Mike Alstott (1996-2006), RB
Tampa Bay selected Mike Alstott in the ’96 draft in the second round. He had a productive rookie campaign rushing for 377 yards with three touchdowns. In 1997, Alstott went to his first Pro Bowl. That same year, he was given the honor of First-Team All-Pro.
His best season with the Buccaneers was in 1999 where he rushed for 949 yards and seven touchdowns. His receiving stats were also incredible that year, reigning in 29 receptions, 239 yards, and two touchdowns.
Like Ronde Barber, Alstott’s performance in the 2002 playoffs was key to the Bucs winning the Super Bowl. Alstott played all of his 10 years in Tampa Bay and made it to five more Pro Bowls and selected as a First-Team All-Pro two more times.
Mike Alstott retired after the 2006 season with a stat line of 5,088 yards and 58 touchdowns. Although he’s not a Hall of Famer, his name hangs high in the Buccaneers’ Ring of Honor.
Warren Sapp (1995-2003), DT
In the first round of the 1995 draft, the Buccaneers selected Warren Sapp out of the University of Miami. Sapp’s first two seasons didn’t look too pretty, but in 1997, he found his footing and went to his first Pro Bowl. His career would soon become a legendary one.
Sapp went to six more Pro Bowls in a row, and in the early 2000s was First-Team All-Pro four years in a row. His best season in Tampa Bay was in 2000 where he had a staggering 16.5 sacks and 43 solo tackles. Just the year prior, Sapp had 12.5 sacks and 27 solo tackles.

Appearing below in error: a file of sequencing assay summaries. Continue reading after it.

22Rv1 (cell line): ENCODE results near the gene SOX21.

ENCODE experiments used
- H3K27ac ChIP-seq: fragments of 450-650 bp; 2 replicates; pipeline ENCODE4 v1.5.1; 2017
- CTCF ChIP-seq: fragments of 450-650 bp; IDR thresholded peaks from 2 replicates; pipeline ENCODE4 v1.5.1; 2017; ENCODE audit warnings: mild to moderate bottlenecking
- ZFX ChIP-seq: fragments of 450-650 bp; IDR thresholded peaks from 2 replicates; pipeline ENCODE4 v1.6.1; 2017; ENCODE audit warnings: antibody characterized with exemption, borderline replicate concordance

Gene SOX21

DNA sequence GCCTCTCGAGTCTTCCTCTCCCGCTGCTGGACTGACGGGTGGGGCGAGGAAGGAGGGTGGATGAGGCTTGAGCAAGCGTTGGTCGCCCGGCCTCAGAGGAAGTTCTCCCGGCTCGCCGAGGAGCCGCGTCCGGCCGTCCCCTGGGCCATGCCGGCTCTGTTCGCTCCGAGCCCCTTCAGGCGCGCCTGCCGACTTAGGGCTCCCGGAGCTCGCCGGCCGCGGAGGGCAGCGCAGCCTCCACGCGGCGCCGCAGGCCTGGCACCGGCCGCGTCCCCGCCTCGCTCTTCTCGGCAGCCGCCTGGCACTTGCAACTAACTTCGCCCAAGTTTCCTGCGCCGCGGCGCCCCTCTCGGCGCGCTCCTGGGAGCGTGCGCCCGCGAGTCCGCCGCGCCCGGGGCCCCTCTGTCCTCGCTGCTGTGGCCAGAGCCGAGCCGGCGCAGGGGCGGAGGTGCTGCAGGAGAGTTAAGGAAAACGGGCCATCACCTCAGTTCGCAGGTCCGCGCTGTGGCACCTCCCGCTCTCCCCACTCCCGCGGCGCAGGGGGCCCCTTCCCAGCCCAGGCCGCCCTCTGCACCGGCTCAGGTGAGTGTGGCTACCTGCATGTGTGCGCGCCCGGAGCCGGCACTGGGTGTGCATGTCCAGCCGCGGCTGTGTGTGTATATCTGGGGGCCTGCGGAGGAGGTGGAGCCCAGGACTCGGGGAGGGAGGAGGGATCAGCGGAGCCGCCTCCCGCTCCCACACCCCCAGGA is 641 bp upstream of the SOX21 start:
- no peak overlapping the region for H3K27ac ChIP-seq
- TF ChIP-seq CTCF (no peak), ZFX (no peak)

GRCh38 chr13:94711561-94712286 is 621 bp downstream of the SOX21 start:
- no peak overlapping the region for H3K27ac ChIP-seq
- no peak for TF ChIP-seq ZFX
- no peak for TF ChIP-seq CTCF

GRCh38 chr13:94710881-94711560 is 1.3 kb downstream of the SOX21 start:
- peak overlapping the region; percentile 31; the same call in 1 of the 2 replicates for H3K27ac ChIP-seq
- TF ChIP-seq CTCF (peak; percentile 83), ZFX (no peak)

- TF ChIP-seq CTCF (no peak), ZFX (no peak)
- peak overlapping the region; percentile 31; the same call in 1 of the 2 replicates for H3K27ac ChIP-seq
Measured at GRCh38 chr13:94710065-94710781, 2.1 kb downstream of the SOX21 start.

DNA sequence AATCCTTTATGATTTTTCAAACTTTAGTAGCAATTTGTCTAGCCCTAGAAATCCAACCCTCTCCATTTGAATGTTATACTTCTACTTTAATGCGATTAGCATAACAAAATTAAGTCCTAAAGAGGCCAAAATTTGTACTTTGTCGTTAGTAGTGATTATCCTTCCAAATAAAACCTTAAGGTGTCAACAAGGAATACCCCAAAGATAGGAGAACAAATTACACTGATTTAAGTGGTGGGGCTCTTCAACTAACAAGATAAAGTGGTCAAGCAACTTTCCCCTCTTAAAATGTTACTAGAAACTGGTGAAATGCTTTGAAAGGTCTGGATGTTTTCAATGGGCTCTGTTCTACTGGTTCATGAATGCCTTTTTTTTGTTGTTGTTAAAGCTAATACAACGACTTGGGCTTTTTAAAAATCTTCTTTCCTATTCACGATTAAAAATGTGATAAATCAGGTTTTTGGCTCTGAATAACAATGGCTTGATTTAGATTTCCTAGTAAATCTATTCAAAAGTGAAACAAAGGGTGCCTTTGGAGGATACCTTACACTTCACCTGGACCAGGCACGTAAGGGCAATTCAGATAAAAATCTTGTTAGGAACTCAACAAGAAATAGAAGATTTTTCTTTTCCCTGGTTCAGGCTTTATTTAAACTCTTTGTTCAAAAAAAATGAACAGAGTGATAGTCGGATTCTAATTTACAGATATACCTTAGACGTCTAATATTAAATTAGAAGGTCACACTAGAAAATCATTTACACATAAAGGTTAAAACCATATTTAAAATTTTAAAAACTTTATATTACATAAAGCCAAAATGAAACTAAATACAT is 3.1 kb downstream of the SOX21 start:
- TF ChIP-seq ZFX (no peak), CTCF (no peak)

Sapp helped solidify the Bucs defense of the late ‘90’s early 2000s. After his years with Tampa, he played with the Oakland Raiders in 2004. He eventually retired in 2007. In 2013, Sapp was inducted into the Pro Football Hall of Fame.
Along with Alstott and Barber, his name is ingrained in the Ring of Honor. His number 99 is also retired by the Bucs. Sapp retired with an outstanding 96.5 sacks and 440 solo tackles.
John Lynch (1993-2007), DB
Although John Lynch played in the Creamsicle, his best years were in the red and pewter. Drafted by the Bucs out of Stanford in 1993, Lynch brought an unrivaled leadership to the Buccaneers. In 1997, Lynch was selected to his first Pro Bowl and would be given the recognition eight more times in his career.